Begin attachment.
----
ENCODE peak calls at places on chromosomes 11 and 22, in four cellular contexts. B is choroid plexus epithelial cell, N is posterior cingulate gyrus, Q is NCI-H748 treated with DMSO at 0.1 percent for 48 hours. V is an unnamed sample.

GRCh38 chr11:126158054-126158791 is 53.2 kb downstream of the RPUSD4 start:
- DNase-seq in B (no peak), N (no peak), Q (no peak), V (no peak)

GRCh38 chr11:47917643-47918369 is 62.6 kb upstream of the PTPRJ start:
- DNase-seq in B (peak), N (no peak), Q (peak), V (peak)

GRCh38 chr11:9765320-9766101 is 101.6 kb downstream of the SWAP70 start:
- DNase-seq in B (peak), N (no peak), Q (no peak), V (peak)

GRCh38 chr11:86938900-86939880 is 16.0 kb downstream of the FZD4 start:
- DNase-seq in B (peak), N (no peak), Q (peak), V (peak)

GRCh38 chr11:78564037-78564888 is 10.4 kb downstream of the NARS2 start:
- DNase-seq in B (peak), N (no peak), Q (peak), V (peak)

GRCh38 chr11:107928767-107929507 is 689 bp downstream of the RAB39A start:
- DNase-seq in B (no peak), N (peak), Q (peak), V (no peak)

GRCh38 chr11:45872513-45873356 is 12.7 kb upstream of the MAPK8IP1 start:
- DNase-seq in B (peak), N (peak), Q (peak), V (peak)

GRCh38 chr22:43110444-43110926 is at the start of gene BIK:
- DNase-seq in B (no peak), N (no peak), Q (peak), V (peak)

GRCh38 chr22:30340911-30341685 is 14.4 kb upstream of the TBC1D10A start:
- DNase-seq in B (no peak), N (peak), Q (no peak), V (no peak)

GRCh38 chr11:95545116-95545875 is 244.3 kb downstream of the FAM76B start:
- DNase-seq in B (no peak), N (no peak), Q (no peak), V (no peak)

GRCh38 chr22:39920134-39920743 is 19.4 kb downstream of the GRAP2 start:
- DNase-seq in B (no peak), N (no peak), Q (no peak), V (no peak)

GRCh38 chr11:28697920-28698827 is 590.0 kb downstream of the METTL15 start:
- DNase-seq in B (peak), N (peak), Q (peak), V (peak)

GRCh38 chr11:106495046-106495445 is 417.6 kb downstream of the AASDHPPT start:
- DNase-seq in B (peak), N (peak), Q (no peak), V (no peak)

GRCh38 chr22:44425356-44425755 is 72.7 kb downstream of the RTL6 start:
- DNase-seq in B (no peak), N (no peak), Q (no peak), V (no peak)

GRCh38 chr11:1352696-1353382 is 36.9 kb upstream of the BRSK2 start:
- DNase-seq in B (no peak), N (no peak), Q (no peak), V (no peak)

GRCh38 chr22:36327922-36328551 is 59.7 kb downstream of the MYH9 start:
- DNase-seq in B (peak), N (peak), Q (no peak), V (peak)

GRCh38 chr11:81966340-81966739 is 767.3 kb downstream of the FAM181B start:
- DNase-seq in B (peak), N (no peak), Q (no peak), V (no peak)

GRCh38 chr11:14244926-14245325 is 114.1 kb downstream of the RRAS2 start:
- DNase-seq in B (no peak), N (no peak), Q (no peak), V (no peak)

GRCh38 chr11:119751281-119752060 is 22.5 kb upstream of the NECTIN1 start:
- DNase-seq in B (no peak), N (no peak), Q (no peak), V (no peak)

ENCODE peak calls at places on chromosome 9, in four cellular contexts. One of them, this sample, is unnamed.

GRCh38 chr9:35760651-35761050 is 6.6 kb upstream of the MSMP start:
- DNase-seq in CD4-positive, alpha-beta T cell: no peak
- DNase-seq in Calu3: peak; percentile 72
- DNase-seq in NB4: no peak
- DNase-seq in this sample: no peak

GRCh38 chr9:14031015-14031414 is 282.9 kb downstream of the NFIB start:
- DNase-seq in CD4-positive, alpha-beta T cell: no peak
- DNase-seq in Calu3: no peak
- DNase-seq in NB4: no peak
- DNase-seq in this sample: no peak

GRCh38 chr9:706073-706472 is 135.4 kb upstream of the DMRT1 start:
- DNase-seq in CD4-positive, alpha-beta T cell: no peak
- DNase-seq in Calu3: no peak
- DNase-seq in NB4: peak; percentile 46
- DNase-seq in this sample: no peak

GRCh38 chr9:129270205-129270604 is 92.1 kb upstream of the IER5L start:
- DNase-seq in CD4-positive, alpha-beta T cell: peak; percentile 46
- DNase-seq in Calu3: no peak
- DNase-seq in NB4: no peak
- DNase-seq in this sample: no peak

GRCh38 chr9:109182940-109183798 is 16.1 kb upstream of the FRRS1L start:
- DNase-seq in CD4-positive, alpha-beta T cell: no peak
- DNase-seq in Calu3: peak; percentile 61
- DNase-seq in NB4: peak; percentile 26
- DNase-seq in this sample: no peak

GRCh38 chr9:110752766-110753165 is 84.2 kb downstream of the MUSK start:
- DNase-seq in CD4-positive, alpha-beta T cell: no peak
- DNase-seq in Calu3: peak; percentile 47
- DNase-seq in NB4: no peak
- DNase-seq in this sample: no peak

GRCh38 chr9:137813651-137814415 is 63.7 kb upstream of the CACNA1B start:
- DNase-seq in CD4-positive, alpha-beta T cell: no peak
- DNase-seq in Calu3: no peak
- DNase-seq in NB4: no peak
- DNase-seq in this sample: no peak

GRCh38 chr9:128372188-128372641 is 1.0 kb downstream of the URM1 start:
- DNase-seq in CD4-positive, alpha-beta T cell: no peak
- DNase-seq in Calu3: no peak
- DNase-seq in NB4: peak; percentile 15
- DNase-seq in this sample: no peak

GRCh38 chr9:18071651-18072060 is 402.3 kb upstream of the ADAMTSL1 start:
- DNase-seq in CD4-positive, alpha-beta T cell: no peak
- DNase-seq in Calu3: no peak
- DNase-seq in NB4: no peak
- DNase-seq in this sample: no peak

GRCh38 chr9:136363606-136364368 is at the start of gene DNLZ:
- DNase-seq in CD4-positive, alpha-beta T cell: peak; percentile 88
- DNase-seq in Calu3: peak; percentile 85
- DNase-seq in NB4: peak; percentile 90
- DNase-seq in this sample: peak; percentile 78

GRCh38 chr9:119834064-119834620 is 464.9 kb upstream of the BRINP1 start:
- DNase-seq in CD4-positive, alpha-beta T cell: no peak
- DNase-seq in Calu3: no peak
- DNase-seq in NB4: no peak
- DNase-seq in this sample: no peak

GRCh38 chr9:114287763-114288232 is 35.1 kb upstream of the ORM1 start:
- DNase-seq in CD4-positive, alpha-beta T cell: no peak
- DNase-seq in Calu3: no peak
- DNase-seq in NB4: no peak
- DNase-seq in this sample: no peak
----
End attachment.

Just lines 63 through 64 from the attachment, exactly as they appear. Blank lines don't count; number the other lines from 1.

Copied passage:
- DNase-seq in Calu3: peak; percentile 61
- DNase-seq in NB4: peak; percentile 26